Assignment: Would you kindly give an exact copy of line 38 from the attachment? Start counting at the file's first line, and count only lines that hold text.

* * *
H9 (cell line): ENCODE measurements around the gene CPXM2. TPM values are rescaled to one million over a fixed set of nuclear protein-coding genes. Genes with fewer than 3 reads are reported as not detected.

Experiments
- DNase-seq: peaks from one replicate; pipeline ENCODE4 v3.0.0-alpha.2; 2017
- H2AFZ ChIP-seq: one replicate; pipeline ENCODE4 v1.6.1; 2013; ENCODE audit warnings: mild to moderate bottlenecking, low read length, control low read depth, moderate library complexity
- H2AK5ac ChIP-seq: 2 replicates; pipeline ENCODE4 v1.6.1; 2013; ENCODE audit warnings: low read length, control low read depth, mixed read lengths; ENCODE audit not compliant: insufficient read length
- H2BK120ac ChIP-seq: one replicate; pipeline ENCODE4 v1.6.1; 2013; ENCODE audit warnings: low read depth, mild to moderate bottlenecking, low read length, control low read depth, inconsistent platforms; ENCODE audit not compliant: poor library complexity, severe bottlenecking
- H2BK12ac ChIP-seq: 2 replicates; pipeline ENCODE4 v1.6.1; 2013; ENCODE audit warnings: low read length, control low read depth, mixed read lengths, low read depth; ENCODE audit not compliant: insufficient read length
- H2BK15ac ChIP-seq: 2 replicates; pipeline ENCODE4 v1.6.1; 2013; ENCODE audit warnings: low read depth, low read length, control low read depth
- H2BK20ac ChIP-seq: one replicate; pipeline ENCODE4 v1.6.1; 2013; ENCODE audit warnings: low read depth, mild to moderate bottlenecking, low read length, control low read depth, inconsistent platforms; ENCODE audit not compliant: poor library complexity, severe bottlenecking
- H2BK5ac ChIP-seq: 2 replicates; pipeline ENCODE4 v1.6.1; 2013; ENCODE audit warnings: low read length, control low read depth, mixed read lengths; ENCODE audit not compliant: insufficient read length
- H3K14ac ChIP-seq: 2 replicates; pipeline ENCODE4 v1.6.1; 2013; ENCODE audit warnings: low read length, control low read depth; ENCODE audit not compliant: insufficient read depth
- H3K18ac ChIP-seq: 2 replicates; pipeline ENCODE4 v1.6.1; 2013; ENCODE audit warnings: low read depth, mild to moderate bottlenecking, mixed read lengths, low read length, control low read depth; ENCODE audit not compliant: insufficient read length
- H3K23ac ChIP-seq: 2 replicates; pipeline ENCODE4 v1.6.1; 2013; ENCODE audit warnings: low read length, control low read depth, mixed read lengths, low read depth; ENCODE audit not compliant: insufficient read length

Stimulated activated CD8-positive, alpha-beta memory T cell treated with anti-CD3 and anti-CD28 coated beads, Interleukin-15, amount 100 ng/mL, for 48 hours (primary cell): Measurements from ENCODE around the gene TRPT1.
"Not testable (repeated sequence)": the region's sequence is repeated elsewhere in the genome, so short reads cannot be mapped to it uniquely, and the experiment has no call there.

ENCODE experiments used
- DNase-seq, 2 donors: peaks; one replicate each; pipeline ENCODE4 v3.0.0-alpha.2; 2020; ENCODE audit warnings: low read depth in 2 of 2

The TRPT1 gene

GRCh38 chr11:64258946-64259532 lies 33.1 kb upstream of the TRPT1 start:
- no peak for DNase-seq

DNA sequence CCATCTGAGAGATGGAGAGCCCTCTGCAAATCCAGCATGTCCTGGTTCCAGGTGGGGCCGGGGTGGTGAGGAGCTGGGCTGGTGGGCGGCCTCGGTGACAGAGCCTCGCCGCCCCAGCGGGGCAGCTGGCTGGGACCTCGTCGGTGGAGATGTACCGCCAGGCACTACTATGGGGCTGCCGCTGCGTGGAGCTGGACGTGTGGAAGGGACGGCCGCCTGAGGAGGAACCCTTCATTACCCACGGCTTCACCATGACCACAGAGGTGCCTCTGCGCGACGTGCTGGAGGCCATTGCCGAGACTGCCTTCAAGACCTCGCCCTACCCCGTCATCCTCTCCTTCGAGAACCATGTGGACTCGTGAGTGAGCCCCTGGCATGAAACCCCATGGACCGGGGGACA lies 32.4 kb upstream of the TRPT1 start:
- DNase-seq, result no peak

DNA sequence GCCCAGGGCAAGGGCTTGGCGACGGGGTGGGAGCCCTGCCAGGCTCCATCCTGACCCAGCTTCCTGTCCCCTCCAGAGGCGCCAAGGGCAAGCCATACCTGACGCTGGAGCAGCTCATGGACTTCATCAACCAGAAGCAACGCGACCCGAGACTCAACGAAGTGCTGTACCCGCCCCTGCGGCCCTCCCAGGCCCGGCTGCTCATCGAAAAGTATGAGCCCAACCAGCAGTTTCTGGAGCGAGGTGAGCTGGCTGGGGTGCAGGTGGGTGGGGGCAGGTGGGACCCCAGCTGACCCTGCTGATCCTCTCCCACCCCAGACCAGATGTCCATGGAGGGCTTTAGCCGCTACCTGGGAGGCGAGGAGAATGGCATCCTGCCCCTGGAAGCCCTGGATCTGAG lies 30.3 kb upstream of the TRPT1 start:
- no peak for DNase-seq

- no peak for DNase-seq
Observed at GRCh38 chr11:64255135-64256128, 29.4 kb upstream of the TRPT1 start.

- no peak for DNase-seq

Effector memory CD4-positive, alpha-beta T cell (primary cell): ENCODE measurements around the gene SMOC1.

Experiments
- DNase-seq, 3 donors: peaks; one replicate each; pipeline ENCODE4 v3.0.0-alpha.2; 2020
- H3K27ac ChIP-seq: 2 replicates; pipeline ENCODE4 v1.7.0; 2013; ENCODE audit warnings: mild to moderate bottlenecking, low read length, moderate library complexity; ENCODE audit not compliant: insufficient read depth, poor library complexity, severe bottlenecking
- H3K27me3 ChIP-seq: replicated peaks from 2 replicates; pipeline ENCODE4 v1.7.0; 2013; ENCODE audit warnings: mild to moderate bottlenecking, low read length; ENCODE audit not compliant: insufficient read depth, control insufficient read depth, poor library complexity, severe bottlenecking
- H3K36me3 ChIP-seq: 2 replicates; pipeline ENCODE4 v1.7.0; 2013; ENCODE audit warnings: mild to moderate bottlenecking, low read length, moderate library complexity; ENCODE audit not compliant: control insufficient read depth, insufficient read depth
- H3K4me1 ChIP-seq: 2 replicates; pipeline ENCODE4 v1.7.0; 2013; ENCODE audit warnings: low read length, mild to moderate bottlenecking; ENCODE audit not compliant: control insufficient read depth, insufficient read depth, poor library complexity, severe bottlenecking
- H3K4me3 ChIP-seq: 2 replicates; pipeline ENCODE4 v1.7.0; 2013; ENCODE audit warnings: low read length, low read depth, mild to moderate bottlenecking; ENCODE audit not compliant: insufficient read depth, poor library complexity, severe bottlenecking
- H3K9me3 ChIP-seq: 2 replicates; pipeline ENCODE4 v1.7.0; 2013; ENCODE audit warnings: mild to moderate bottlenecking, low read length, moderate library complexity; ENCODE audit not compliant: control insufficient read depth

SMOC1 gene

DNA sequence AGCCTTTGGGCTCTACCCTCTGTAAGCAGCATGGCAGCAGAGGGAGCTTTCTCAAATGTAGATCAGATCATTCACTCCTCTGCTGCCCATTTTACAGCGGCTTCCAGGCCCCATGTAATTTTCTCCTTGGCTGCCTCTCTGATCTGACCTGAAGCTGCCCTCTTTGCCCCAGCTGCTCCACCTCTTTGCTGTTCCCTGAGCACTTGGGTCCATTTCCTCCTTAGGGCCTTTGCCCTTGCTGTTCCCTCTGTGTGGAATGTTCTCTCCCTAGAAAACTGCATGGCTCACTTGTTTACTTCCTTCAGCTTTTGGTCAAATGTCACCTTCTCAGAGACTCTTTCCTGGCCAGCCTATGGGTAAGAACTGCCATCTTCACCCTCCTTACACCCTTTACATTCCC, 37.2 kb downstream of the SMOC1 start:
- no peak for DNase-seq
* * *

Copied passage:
DNA sequence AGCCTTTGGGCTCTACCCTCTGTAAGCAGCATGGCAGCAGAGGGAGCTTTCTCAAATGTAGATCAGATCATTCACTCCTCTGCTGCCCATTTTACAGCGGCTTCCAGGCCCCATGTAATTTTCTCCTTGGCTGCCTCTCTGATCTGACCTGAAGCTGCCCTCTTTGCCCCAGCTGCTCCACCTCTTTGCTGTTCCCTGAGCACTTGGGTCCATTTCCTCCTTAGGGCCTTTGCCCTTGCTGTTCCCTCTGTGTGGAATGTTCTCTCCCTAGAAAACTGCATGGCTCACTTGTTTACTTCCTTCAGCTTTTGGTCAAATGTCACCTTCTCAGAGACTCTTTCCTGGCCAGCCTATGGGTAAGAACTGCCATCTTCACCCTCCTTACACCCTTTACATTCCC, 37.2 kb downstream of the SMOC1 start: